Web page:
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Below is a sample of the login screen for off-campus access to library databases. Use your AccessRio login and password.
Start by Doing Background Reading:
First, you need to do background reading. Doing so at the beginning of your research helps you understand your topic right from the start. You will be able to put your topic in context and create research questions that drive your search for information. In addition, when you continue researching you will know if what you find is relevant and useful.
You need to begin understanding your topic early in order to know:
You do not have to read a lot of books to get this valuable background information. In addition to reference books that you'll find in the library catalog, you can use articles and book chapters from the library's online databases of articles and reference e-books. Listed to the right are selected background resources.
Conduct your pre-research by using some general and discipline-specific reference sources:
Develop a general or broad topic from your background reading
From your general topic and readings you can begin to develop a refined topic that will developed into a thesis statement or research question.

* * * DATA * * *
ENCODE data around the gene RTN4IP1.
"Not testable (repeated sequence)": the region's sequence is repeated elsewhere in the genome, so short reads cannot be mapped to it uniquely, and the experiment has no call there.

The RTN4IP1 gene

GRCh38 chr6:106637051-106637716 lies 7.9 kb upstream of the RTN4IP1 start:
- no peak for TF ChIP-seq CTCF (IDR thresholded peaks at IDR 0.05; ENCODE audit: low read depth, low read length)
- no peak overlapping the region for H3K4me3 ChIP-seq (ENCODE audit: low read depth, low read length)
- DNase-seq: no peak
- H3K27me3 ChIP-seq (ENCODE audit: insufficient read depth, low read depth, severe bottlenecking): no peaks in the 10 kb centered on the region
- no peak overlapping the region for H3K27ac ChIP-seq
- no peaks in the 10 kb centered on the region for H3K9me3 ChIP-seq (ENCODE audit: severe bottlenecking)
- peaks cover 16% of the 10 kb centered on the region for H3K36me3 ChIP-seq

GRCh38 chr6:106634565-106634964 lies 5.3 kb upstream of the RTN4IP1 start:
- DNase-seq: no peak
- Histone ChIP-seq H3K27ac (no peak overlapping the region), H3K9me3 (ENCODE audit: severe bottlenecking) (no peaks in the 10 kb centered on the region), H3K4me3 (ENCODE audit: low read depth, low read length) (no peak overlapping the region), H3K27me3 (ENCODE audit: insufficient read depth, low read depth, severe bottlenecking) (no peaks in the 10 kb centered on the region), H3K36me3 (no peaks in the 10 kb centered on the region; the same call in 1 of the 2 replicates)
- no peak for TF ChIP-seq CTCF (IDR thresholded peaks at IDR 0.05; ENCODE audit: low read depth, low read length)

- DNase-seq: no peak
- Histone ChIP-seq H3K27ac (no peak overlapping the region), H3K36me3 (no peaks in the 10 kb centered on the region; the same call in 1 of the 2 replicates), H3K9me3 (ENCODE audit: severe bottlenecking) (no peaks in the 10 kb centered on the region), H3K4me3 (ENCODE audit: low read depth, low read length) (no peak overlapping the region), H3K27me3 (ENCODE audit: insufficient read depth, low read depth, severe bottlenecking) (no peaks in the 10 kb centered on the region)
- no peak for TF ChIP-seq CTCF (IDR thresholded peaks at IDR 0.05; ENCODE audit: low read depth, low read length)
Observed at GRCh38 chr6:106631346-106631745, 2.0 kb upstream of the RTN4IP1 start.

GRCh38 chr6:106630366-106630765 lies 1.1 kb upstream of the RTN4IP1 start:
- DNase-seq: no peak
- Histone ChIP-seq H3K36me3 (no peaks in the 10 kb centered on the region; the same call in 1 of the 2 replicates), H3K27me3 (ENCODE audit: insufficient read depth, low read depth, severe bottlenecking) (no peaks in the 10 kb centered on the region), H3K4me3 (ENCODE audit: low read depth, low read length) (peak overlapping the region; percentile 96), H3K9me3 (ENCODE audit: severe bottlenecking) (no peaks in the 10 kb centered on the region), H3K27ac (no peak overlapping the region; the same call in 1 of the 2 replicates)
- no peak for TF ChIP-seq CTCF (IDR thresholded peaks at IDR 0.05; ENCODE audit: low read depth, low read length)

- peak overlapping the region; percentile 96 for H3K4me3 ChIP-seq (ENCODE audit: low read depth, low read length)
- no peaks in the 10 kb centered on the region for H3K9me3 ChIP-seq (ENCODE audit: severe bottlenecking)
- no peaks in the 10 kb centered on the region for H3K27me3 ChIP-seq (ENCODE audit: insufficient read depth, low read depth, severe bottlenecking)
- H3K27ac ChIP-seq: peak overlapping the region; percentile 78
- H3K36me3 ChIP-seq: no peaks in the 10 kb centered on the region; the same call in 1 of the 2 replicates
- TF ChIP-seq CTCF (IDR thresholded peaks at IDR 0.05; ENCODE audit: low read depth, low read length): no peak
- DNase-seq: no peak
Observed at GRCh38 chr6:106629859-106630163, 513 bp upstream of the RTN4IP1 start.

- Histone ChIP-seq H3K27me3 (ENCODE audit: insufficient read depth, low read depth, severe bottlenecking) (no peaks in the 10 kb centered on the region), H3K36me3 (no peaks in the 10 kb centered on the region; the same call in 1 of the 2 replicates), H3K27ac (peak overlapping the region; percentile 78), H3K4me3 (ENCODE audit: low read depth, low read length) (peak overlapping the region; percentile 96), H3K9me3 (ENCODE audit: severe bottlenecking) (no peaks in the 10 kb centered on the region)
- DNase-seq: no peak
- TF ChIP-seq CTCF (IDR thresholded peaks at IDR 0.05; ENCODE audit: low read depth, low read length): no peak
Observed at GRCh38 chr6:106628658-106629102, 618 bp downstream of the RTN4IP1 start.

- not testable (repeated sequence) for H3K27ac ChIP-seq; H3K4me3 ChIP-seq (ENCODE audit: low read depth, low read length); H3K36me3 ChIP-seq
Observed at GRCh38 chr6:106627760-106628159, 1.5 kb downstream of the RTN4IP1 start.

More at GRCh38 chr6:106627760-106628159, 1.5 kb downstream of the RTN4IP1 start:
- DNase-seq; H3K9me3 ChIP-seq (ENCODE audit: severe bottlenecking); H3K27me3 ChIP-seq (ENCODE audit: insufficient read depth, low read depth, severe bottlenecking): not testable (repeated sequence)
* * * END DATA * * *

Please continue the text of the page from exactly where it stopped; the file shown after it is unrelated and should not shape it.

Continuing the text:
If your topic is too broad begin to narrow/refine it by adding an aspect of the topic, a time period, limit it to a location/geography, population, etc.
Below is an example of narrowing the topic of:
|aspects of the topic||
law and legislation
United States (or another country)
Teens or Juveniles
Arrive at a researchable thesis or research question
Given your assigned question, how can you arrive at a researchable thesis statement that you can discuss in a well-argued paper?
Keywords and concepts describe the main idea(s) of your topic and enable you to focus your research.
Does Education reduce recidivism in Prisons?
Use the Library Catalog to find books, both in print and online! If you've used the Library Catalog before, you will notice that we have a new interface.
The most common search options are:
Search by Keyword to get started. Keywords should include the main ideas of your topic and/or synonyms.
To locate ebooks, look for records that say Available Online (see the fourth book in the example below).
You can apply a filter under Availability (see example below). Select Available online.
If you're feeling extra, check out our other useful filters!
Find the view Full Text link under View Online (see example below). This link wlll open up to one of our ebook databases. If you are accessing from off-campus, you will be asked to log in with your AccessRio.
If you are looking for ebooks that offer a more general overview of a topic, we recommend using Gale eBooks (formerly known as Gale Virtual Reference Library). This database is like an academic version of Wikipedia because it has encyclopedia entries that can be searched by keyword or topic. Try searching it now!